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Installing child car seats: 10 things you need to know

By David Bonnici, 12 Nov 2018 Car Advice

Installing child car seats: 10 things you need to know

Even the safest infant car-seats won’t protect your children if they’re incorrectly installed or used

A recent study has shown almost 50 percent of Aussie parents are unknowingly installing their infant’s car seat incorrectly, putting young occupants at risk. Much of it is due to unclear instructions that are provided with baby seats, says the report, and while the correct method of installing car seats varies between different types and brands, there are laws and guidelines that apply to all.

Read next: An Australian guide to child carseats

Here are 10 car-seat installation essentials as recommended by KidSafe and Neuroscience Research Australia (NeuRA).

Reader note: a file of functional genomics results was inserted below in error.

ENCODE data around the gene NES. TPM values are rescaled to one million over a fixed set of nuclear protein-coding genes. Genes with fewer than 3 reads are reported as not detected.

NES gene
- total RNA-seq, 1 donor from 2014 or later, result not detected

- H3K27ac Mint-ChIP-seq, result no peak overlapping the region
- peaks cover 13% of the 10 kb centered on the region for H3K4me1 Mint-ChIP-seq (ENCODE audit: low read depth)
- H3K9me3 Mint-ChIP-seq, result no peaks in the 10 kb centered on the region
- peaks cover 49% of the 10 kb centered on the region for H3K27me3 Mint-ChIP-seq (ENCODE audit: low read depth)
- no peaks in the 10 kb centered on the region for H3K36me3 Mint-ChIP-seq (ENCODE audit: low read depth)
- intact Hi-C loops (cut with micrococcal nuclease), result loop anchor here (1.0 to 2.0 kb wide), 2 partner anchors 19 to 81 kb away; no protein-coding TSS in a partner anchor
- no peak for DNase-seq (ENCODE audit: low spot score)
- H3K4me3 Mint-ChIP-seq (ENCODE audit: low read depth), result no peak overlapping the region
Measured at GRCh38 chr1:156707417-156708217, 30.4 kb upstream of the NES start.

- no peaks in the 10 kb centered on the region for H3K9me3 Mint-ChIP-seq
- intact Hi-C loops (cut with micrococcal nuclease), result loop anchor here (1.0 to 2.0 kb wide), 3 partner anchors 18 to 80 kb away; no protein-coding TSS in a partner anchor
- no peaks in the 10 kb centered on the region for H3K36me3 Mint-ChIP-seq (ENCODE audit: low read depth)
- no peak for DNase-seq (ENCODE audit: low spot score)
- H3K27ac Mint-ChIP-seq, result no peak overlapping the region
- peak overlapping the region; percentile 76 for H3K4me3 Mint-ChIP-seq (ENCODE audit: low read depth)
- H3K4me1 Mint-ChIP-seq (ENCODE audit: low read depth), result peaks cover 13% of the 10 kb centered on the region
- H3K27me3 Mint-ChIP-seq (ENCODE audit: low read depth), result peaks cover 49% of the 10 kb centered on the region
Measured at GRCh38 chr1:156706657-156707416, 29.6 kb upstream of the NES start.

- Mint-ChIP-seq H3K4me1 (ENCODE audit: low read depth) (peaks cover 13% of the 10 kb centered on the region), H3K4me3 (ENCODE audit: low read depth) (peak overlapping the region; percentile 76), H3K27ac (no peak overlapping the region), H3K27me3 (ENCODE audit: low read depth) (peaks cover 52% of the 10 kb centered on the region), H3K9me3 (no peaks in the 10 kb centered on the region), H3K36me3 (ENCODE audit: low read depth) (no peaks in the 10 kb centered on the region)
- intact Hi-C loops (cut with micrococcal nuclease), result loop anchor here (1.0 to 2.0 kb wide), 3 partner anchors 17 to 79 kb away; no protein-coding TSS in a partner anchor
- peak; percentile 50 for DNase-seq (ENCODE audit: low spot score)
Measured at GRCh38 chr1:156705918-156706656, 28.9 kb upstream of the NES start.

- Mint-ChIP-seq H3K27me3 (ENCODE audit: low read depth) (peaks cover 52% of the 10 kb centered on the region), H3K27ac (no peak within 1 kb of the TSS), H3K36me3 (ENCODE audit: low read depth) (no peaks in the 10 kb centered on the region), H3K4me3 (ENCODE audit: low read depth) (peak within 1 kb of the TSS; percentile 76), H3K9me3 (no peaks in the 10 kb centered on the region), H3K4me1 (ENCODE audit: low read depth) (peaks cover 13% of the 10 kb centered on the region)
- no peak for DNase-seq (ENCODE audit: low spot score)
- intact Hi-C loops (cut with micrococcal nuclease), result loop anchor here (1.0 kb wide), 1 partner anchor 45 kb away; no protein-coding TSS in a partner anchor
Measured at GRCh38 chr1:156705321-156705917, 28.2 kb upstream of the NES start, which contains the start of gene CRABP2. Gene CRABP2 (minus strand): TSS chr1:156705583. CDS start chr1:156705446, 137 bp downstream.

1. All rear- or front-facing child seats and booster seats must be installed and the child strapped in according to the manufacturer’s instructions.
  2. Never seat two or more children in a single child restraint.
  3. Always use a top tether for all rearward-facing child restraints, forward facing child restraints, and booster seats that have them.
  4. Always thread the seatbelt through the correct path (follow colour coding available for newer car sears).
  5. Ensure there is no slack or looseness in any part of the system. Check the harness straps around the child, the top tether, the seatbelt anchoring the restraint to the vehicle, and the seatbelt used by a child in a booster seat.
  6. Check that the seatbelt is buckled before each trip.
  7. Using an approved restraint fitting service will help ensure that everything is used correctly and that your child is as safe as possible.
  8. Rear- and forward-facing child restrains should not be used in the front passenger seat where an airbag is installed and can’t be disabled.
  9. Do not use car seats that have been involved in a moderate to severe car crash or are more than 10 years old.
  10. Regularly check that child restraints are correctly installed, and that they’re adjusted properly for the child’s size according to the restraint users’ manual.

NOW READ: Common mistakes you’re making with your child’s car seat